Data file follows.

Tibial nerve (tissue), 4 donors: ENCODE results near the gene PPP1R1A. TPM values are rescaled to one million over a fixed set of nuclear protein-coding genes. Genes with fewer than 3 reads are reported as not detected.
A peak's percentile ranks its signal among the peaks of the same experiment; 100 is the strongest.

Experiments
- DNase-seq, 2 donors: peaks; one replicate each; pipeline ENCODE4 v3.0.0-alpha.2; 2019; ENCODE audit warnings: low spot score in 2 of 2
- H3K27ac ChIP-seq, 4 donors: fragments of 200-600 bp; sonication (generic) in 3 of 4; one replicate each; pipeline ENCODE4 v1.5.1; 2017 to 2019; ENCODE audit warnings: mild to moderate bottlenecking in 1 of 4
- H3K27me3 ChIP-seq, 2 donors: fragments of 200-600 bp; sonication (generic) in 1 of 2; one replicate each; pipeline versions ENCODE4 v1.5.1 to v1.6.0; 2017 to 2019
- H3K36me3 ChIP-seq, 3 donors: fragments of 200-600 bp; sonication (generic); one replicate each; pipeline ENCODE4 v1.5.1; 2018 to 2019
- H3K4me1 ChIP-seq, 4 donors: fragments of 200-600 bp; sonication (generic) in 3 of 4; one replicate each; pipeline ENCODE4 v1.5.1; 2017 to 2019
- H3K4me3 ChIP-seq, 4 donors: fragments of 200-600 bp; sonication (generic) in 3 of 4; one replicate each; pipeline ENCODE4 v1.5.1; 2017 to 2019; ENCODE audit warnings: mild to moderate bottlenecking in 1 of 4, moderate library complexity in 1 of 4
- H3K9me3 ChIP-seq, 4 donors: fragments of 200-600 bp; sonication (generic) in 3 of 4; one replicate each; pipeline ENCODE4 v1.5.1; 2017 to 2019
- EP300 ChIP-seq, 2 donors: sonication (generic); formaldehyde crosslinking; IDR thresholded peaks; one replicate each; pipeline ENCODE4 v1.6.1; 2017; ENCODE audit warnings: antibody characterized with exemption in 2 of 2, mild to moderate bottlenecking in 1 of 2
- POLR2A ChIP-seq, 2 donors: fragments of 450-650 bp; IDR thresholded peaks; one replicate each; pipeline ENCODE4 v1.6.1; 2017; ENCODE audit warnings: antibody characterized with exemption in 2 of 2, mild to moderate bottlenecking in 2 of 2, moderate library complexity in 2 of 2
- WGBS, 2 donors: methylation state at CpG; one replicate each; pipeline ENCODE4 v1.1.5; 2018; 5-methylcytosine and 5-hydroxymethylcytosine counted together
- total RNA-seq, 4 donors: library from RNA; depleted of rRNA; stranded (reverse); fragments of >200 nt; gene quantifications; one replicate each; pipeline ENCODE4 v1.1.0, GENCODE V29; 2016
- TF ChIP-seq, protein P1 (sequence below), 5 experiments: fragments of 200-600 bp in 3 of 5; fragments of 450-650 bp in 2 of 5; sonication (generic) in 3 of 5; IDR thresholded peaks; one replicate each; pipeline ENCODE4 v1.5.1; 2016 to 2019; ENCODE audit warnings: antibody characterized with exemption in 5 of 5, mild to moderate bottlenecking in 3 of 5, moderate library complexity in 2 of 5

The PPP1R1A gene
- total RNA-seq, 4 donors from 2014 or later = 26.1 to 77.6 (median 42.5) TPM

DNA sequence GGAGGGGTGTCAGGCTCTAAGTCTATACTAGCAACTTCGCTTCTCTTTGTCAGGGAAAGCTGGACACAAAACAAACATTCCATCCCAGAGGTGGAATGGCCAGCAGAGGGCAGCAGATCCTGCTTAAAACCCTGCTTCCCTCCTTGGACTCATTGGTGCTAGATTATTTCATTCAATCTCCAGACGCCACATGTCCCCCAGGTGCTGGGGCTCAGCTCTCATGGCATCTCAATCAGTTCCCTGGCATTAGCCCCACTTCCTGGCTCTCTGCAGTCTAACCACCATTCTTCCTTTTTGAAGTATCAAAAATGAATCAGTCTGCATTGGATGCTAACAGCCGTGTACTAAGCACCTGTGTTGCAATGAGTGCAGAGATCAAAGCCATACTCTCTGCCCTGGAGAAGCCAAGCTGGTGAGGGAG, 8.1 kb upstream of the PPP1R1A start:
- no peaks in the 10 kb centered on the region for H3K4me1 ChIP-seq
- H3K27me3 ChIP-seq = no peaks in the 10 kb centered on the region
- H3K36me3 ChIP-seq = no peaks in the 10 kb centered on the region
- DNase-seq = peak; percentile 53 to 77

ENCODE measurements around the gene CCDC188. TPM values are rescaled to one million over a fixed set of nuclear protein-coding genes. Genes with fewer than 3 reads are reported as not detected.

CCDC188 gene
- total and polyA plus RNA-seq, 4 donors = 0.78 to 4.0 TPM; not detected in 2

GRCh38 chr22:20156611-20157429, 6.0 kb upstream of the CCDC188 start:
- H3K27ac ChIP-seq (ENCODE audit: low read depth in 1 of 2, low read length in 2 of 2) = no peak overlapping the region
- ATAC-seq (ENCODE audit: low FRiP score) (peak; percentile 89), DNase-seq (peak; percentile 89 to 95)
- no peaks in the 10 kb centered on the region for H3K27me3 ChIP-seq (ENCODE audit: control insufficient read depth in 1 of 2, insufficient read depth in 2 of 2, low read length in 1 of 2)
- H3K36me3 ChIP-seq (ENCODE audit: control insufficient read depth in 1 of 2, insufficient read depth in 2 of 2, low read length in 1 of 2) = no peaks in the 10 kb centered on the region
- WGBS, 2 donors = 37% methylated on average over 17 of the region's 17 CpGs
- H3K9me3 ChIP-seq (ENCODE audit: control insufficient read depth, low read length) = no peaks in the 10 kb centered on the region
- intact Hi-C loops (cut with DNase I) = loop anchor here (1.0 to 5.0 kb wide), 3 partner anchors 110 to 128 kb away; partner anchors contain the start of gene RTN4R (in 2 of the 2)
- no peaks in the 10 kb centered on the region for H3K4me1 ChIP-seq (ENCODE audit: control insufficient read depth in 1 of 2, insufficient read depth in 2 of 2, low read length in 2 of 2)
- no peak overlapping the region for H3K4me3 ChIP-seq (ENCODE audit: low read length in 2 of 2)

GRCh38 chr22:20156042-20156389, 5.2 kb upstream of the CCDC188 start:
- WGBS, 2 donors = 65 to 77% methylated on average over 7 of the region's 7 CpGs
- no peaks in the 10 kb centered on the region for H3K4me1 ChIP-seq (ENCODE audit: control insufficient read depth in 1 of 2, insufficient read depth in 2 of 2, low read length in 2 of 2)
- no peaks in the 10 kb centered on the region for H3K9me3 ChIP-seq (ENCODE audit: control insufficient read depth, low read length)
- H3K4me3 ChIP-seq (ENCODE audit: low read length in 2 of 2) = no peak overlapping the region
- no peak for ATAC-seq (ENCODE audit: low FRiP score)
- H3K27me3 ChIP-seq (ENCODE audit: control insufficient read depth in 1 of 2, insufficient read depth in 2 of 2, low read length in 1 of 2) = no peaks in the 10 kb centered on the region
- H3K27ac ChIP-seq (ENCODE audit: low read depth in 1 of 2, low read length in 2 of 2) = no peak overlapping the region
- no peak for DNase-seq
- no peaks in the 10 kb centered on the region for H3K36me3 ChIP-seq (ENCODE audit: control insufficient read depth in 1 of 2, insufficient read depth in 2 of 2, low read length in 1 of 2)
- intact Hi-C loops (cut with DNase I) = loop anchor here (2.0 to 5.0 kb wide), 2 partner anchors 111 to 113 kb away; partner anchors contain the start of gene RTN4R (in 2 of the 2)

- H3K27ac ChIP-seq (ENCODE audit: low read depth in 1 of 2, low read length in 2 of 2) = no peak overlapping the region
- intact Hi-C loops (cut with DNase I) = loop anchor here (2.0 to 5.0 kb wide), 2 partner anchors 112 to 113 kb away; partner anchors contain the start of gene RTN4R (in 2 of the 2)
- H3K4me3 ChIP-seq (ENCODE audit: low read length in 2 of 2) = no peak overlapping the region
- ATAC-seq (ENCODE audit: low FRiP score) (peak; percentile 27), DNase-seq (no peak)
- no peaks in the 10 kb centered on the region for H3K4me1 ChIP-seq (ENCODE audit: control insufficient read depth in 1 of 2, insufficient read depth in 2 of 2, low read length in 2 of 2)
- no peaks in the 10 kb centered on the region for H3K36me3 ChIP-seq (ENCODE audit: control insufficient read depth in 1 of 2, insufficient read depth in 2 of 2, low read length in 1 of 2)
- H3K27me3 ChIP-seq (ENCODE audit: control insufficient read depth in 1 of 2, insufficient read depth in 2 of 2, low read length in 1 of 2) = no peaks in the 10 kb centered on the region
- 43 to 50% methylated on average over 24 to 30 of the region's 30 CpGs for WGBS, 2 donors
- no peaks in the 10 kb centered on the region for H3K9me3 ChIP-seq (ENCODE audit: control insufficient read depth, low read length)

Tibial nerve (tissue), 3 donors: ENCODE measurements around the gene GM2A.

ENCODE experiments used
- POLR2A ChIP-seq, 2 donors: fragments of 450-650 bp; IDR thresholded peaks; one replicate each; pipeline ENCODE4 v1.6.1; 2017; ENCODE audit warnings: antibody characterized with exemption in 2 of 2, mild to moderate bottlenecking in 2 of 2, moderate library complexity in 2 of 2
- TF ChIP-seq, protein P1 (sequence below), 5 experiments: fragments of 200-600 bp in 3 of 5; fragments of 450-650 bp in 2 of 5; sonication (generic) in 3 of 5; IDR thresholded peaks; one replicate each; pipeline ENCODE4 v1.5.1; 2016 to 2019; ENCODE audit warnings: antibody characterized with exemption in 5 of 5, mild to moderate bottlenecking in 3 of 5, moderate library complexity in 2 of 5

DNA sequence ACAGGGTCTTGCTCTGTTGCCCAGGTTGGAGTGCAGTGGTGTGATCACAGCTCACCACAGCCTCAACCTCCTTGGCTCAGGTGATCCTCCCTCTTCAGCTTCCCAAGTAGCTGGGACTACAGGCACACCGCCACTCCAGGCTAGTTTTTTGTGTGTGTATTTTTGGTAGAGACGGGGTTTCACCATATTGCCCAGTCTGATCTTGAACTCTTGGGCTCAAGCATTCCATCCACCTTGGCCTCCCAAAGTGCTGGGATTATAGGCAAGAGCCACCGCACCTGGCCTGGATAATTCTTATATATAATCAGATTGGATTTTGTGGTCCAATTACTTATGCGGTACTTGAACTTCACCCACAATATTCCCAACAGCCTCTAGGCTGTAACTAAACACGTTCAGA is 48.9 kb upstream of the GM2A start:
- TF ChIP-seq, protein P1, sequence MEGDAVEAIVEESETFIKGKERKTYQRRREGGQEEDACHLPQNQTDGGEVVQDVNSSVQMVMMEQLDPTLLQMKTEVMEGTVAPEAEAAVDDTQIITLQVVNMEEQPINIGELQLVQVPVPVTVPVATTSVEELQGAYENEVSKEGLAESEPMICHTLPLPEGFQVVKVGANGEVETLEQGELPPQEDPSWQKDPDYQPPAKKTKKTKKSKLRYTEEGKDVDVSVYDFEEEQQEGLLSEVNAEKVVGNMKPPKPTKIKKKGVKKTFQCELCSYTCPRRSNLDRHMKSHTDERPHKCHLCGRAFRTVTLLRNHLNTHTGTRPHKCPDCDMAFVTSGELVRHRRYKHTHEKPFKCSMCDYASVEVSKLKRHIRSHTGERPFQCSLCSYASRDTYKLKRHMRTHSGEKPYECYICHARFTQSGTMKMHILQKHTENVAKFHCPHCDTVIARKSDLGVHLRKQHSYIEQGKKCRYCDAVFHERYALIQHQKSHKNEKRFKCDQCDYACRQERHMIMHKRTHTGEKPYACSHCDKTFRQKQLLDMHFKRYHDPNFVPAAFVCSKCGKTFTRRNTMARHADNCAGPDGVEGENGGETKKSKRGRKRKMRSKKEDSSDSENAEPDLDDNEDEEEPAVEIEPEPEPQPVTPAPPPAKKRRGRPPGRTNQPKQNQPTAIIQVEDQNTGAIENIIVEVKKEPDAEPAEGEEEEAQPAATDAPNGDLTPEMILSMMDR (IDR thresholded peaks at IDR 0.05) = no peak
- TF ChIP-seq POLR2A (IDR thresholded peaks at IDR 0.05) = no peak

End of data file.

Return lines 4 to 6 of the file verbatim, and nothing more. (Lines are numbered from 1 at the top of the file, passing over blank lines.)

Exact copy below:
- DNase-seq, 2 donors: peaks; one replicate each; pipeline ENCODE4 v3.0.0-alpha.2; 2019; ENCODE audit warnings: low spot score in 2 of 2
- H3K27ac ChIP-seq, 4 donors: fragments of 200-600 bp; sonication (generic) in 3 of 4; one replicate each; pipeline ENCODE4 v1.5.1; 2017 to 2019; ENCODE audit warnings: mild to moderate bottlenecking in 1 of 4
- H3K27me3 ChIP-seq, 2 donors: fragments of 200-600 bp; sonication (generic) in 1 of 2; one replicate each; pipeline versions ENCODE4 v1.5.1 to v1.6.0; 2017 to 2019